Congress Should Cut Tuition Tax Breaks Before Cutting Pell Grants Again, argues Stephen Burd on Education Sector.
. . . at a time when the budget axe is falling on the Pell Grant program, providing billions of dollars in tax benefits to upper-middle-income families who don’t really need the help is a luxury that the government can ill afford.
For the sake of preserving access and equity in higher education, Congress should eliminate, or at least scale back, the tuition tax benefits and use the savings to put the Pell Grant program back on a sustainable path.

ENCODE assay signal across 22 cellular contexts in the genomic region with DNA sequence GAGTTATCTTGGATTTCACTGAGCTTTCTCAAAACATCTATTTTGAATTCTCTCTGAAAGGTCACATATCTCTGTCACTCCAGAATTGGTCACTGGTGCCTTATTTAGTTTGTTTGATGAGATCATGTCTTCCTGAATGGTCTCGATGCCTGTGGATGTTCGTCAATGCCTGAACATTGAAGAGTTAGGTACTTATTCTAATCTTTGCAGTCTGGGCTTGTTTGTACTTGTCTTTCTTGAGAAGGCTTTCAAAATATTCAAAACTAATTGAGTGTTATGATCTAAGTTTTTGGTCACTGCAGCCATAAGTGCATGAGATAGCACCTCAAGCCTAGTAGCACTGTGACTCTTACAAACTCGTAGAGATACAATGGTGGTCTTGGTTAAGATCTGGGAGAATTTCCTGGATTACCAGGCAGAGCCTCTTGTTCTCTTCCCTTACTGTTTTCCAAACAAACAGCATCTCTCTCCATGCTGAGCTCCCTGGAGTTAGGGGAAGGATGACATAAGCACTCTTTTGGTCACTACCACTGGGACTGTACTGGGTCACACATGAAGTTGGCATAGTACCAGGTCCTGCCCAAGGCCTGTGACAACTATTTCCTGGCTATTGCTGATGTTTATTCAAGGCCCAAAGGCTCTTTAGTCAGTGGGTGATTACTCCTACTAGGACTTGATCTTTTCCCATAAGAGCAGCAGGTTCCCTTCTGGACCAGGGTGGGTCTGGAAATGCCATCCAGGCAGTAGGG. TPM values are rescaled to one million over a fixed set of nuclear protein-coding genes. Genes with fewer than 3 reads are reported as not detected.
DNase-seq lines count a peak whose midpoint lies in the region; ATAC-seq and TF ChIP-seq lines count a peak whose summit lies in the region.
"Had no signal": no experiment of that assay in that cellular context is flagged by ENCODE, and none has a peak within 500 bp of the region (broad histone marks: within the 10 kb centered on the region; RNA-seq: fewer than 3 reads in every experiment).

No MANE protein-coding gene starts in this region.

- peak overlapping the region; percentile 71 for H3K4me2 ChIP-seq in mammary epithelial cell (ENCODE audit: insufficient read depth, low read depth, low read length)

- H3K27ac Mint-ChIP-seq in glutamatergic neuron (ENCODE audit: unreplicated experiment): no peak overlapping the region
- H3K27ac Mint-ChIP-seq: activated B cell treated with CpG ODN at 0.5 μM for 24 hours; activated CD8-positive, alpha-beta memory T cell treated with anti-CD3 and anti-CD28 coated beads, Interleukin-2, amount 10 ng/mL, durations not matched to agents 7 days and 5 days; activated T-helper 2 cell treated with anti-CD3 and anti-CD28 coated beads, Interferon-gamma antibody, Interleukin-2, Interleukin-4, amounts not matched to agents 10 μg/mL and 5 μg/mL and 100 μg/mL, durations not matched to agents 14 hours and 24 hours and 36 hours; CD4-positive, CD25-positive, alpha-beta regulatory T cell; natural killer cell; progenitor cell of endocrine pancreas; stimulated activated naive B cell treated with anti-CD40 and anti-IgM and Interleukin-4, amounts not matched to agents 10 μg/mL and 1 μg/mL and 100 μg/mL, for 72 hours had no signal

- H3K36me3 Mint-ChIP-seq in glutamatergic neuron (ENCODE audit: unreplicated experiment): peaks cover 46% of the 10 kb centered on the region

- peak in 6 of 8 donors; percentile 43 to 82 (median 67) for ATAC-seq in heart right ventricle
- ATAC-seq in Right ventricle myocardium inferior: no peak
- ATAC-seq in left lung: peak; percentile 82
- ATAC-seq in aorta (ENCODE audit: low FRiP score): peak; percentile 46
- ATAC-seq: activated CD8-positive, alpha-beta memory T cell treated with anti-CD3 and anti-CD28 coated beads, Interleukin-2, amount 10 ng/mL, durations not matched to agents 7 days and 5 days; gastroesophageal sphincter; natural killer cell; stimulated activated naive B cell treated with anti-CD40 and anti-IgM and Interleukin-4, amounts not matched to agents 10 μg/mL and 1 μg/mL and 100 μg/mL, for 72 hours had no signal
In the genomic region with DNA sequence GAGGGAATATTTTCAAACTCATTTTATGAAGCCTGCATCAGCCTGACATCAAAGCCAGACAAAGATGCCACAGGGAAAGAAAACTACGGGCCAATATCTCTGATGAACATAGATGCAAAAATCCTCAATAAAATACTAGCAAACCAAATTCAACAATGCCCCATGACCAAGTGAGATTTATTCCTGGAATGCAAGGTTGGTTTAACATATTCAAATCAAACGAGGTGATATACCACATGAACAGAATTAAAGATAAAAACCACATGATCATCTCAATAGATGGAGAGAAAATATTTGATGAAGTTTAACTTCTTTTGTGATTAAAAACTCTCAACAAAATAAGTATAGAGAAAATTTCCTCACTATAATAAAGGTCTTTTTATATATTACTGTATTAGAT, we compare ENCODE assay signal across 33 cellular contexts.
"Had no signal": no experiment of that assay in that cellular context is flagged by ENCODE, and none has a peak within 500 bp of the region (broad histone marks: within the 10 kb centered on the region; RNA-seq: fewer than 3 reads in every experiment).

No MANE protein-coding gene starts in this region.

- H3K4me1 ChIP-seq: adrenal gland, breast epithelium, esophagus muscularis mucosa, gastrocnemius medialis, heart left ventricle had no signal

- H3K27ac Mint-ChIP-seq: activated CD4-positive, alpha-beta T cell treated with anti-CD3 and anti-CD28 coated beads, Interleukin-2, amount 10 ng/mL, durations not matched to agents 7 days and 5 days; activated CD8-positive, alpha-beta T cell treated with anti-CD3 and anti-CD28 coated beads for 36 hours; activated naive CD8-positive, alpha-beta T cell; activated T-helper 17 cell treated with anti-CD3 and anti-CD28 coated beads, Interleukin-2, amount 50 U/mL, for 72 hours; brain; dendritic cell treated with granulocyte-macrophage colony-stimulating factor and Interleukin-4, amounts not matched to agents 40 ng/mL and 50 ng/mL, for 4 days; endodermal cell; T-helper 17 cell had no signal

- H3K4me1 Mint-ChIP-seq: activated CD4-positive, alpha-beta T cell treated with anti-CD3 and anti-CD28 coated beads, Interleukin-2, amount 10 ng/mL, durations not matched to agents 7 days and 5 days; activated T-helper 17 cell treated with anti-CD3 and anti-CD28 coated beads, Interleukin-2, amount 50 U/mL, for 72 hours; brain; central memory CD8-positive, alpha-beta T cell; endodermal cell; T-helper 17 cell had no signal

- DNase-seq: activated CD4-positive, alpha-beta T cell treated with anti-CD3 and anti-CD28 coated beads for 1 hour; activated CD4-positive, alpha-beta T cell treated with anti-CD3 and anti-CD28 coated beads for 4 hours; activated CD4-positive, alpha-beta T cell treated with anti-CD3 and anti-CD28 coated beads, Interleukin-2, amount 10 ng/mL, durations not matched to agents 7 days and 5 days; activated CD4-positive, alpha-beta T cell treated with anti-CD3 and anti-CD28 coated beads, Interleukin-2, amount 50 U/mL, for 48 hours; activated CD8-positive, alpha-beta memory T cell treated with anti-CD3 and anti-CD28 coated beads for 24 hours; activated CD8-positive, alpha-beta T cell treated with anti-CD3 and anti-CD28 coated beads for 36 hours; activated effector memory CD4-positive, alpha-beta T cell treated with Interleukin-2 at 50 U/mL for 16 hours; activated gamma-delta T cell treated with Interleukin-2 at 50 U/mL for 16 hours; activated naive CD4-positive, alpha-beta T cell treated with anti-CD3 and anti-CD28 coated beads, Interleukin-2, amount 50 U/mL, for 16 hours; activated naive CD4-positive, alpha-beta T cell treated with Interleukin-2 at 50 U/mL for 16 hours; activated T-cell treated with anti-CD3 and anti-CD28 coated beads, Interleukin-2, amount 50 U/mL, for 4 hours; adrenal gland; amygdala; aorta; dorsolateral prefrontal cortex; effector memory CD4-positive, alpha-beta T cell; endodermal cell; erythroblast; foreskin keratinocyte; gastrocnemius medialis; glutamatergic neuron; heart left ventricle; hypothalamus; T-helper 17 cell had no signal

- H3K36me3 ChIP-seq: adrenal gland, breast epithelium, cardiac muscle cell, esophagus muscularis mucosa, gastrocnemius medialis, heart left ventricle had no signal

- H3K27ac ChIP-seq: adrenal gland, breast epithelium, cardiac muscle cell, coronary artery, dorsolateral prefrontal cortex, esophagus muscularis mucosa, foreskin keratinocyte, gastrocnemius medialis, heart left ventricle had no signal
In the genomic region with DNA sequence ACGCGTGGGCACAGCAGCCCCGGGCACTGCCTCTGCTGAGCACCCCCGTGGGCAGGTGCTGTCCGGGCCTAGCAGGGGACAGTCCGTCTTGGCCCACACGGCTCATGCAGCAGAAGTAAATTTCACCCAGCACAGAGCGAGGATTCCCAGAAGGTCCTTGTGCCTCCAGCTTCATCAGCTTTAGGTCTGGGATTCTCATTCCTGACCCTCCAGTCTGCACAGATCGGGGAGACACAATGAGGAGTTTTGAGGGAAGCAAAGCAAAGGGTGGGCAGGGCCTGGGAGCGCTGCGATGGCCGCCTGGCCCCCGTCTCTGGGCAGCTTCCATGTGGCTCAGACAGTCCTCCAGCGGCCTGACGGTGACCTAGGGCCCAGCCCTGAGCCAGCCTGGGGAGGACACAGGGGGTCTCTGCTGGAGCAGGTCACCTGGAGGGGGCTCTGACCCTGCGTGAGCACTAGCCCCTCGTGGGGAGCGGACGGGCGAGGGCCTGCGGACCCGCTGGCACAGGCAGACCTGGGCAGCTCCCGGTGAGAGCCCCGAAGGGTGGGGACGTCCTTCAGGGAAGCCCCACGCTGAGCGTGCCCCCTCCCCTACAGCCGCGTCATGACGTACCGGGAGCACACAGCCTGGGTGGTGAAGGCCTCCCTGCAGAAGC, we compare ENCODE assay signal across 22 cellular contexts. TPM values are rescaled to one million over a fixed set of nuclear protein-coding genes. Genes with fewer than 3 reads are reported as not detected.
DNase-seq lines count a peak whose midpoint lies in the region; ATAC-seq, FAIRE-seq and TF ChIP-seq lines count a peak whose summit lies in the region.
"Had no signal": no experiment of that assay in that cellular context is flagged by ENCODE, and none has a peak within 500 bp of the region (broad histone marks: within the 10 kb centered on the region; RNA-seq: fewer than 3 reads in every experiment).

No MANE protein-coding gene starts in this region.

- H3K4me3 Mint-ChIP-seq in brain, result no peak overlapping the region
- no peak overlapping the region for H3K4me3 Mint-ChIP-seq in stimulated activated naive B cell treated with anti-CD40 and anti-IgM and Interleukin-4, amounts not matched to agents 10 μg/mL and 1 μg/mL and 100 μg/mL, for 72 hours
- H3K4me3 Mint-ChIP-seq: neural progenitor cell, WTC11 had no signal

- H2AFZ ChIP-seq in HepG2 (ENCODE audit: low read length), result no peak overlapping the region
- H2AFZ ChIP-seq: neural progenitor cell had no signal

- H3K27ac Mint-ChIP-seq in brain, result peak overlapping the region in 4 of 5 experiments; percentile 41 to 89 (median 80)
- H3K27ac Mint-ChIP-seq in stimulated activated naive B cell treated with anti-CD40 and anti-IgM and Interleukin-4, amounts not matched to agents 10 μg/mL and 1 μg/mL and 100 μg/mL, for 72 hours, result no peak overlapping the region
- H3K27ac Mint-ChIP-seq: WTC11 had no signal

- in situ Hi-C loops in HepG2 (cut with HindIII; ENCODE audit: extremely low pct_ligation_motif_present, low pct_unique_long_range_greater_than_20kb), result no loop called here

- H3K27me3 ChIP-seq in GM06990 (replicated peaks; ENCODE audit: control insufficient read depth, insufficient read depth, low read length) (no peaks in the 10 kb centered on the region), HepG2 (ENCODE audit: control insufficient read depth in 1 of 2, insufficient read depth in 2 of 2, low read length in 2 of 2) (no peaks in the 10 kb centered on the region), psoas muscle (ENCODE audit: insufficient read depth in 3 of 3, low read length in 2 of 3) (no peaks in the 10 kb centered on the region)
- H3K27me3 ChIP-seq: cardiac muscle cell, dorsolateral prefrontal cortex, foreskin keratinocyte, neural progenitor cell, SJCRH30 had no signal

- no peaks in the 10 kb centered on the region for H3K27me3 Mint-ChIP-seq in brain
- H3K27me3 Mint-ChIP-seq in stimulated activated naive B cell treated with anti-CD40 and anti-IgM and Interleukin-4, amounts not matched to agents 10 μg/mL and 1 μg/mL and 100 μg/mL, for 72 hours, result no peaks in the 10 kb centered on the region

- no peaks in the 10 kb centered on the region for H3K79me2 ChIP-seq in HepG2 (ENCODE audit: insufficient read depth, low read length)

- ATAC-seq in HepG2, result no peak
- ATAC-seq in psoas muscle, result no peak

Despite changes that limited Pell eligibility, Congress “will need to find at least an additional $7 billion (and probably much more) to avoid slashing the maximum award in fiscal year 2014,” Burd writes. “Already there has been talk that Congress may consider eliminating the in-school interest subsidy on federal student loans entirely, or significantly reducing the amount of income students can earn before it counts against their Pell Grant eligibility—penalizing those who have to work while in college to support their families.”